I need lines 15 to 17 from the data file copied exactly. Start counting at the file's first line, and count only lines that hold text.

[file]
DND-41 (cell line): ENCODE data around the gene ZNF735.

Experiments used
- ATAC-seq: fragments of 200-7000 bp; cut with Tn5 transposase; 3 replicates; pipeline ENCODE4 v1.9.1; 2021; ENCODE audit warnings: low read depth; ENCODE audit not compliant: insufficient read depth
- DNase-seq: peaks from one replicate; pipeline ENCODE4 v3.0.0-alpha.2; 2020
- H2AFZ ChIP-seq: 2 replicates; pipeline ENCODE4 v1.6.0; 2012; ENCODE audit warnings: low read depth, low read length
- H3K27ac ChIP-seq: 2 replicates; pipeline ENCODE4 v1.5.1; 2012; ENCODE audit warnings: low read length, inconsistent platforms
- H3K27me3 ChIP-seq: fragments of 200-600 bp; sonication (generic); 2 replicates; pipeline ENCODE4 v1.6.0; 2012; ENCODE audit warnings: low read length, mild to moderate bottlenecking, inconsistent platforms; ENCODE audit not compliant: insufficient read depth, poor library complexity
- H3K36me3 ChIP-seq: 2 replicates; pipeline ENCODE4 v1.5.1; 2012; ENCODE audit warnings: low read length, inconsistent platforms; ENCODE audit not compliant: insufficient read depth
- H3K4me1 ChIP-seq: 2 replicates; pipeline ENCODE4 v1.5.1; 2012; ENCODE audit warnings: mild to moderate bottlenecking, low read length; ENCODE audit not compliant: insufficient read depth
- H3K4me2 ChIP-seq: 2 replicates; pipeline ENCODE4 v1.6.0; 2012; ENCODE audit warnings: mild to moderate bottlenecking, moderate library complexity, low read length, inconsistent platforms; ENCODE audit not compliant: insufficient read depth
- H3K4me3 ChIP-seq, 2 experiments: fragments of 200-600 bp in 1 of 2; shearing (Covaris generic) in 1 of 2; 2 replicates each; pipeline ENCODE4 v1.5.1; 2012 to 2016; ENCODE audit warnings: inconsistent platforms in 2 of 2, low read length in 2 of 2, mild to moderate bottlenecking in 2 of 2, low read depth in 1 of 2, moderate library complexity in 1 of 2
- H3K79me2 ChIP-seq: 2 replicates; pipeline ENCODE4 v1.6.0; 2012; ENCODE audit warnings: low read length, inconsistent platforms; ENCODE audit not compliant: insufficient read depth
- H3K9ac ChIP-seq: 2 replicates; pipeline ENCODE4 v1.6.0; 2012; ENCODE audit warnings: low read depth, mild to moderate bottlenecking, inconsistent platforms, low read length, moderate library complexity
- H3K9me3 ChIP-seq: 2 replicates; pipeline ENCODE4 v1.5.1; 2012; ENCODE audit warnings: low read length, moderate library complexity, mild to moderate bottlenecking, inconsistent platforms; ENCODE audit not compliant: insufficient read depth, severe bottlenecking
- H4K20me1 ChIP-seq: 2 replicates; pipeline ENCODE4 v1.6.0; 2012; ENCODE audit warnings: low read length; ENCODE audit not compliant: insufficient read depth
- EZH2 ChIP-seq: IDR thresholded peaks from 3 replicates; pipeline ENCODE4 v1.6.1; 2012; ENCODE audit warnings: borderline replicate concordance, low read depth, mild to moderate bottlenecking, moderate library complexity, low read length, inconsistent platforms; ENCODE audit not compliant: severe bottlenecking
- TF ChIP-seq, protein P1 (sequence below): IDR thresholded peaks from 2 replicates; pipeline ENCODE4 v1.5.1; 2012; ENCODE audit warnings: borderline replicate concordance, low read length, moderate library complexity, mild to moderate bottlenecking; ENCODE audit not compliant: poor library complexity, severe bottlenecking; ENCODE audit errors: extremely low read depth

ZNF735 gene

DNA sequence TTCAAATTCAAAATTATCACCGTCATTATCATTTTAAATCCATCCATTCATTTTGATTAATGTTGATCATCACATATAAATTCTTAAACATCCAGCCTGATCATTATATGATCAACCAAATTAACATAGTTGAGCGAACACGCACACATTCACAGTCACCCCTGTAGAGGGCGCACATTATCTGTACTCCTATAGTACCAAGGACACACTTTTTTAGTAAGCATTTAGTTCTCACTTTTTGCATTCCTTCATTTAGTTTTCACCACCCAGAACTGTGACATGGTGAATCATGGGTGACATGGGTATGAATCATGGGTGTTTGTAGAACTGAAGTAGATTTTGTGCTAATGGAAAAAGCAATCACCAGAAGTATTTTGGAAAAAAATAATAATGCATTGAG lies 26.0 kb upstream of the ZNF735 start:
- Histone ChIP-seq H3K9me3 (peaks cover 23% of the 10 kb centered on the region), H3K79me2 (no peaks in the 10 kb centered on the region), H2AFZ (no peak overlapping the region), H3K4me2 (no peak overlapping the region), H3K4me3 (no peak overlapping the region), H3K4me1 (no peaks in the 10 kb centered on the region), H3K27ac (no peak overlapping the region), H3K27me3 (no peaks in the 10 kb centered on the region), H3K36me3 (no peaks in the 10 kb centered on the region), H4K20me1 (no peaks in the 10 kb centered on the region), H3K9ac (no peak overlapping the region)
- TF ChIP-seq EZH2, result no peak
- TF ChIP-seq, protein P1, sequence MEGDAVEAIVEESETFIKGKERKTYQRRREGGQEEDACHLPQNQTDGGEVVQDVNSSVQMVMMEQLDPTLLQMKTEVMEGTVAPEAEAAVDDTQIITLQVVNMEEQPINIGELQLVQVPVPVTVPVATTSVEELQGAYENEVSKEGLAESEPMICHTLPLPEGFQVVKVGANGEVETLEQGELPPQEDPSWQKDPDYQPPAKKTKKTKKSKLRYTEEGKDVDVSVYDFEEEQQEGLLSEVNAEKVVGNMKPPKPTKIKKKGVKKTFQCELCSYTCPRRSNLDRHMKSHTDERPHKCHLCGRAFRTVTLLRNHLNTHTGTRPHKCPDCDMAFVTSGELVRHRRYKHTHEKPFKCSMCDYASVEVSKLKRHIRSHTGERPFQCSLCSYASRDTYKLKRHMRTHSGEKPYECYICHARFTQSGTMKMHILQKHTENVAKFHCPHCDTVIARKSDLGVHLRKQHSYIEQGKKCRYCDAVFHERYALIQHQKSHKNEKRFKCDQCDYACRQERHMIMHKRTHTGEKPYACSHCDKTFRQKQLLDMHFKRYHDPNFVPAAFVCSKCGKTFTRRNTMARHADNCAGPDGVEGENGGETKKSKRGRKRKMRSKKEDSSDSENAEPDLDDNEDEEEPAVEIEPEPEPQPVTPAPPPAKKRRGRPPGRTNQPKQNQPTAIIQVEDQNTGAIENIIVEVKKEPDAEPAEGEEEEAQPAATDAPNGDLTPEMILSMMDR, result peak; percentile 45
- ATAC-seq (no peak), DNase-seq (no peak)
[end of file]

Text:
- H4K20me1 ChIP-seq: 2 replicates; pipeline ENCODE4 v1.6.0; 2012; ENCODE audit warnings: low read length; ENCODE audit not compliant: insufficient read depth
- EZH2 ChIP-seq: IDR thresholded peaks from 3 replicates; pipeline ENCODE4 v1.6.1; 2012; ENCODE audit warnings: borderline replicate concordance, low read depth, mild to moderate bottlenecking, moderate library complexity, low read length, inconsistent platforms; ENCODE audit not compliant: severe bottlenecking
- TF ChIP-seq, protein P1 (sequence below): IDR thresholded peaks from 2 replicates; pipeline ENCODE4 v1.5.1; 2012; ENCODE audit warnings: borderline replicate concordance, low read length, moderate library complexity, mild to moderate bottlenecking; ENCODE audit not compliant: poor library complexity, severe bottlenecking; ENCODE audit errors: extremely low read depth